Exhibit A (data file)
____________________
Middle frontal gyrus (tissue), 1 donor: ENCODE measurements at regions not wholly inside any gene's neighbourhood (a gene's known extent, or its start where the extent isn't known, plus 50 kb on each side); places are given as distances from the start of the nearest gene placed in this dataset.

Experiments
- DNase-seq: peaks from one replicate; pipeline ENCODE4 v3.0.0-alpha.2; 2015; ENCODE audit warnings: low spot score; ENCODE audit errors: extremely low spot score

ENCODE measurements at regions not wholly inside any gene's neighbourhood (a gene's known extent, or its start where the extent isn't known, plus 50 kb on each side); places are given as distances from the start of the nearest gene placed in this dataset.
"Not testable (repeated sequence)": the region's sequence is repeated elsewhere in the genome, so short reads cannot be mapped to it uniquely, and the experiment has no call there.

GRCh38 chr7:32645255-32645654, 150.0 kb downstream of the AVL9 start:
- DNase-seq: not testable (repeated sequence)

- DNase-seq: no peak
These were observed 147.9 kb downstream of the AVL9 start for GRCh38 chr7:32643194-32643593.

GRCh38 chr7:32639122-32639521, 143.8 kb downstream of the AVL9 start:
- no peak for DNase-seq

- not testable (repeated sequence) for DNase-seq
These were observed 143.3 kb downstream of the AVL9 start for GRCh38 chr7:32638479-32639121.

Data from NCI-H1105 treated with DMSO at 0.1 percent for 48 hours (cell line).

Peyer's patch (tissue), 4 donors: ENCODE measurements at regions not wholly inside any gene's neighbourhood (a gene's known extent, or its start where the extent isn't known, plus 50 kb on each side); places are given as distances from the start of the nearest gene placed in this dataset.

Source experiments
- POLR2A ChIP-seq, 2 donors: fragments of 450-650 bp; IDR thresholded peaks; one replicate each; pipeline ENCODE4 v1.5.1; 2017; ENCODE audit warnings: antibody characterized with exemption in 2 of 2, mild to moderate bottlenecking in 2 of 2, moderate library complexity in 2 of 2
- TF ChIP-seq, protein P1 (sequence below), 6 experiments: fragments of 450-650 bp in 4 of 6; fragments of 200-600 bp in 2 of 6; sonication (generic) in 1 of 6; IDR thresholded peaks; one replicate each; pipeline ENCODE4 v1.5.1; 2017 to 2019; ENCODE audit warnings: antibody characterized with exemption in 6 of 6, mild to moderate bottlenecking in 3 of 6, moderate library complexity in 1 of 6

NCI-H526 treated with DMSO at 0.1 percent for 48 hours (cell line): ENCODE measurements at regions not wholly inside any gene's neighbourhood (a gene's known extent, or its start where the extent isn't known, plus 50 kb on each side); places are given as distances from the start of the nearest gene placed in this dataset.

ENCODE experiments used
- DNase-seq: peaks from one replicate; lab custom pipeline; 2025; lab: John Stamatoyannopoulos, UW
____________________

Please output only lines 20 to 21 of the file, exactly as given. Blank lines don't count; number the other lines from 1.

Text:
ENCODE experiments used
- DNase-seq: peaks from one replicate; lab custom pipeline; 2025; lab: John Stamatoyannopoulos, UW